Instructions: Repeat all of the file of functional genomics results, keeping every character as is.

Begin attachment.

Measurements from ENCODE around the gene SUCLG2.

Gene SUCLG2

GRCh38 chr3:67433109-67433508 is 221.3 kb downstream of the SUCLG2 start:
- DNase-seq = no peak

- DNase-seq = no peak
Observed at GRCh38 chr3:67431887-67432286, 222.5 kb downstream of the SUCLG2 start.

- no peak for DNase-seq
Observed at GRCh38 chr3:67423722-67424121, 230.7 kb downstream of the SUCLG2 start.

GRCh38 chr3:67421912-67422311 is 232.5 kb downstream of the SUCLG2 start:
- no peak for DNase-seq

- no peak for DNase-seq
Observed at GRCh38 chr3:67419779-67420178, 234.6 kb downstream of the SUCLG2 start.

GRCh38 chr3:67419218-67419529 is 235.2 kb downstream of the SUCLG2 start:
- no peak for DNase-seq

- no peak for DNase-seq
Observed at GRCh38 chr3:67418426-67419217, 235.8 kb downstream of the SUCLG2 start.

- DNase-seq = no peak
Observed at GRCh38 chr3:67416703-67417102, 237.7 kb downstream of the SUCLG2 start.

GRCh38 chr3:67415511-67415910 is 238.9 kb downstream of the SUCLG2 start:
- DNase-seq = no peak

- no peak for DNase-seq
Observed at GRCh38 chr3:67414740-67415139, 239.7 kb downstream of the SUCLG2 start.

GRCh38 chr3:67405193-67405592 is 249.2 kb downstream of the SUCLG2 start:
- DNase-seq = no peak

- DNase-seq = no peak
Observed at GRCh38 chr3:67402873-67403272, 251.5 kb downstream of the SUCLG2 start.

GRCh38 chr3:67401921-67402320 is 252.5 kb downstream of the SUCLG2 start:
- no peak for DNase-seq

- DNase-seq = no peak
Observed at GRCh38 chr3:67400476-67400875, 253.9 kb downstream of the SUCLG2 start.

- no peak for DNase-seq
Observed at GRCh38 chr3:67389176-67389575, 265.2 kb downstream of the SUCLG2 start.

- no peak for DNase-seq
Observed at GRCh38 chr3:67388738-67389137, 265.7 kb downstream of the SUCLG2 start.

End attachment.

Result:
Measurements from ENCODE around the gene SUCLG2.

Gene SUCLG2

GRCh38 chr3:67433109-67433508 is 221.3 kb downstream of the SUCLG2 start:
- DNase-seq = no peak

- DNase-seq = no peak
Observed at GRCh38 chr3:67431887-67432286, 222.5 kb downstream of the SUCLG2 start.

- no peak for DNase-seq
Observed at GRCh38 chr3:67423722-67424121, 230.7 kb downstream of the SUCLG2 start.

GRCh38 chr3:67421912-67422311 is 232.5 kb downstream of the SUCLG2 start:
- no peak for DNase-seq

- no peak for DNase-seq
Observed at GRCh38 chr3:67419779-67420178, 234.6 kb downstream of the SUCLG2 start.

GRCh38 chr3:67419218-67419529 is 235.2 kb downstream of the SUCLG2 start:
- no peak for DNase-seq

- no peak for DNase-seq
Observed at GRCh38 chr3:67418426-67419217, 235.8 kb downstream of the SUCLG2 start.

- DNase-seq = no peak
Observed at GRCh38 chr3:67416703-67417102, 237.7 kb downstream of the SUCLG2 start.

GRCh38 chr3:67415511-67415910 is 238.9 kb downstream of the SUCLG2 start:
- DNase-seq = no peak

- no peak for DNase-seq
Observed at GRCh38 chr3:67414740-67415139, 239.7 kb downstream of the SUCLG2 start.

GRCh38 chr3:67405193-67405592 is 249.2 kb downstream of the SUCLG2 start:
- DNase-seq = no peak

- DNase-seq = no peak
Observed at GRCh38 chr3:67402873-67403272, 251.5 kb downstream of the SUCLG2 start.

GRCh38 chr3:67401921-67402320 is 252.5 kb downstream of the SUCLG2 start:
- no peak for DNase-seq

- DNase-seq = no peak
Observed at GRCh38 chr3:67400476-67400875, 253.9 kb downstream of the SUCLG2 start.

- no peak for DNase-seq
Observed at GRCh38 chr3:67389176-67389575, 265.2 kb downstream of the SUCLG2 start.

- no peak for DNase-seq
Observed at GRCh38 chr3:67388738-67389137, 265.7 kb downstream of the SUCLG2 start.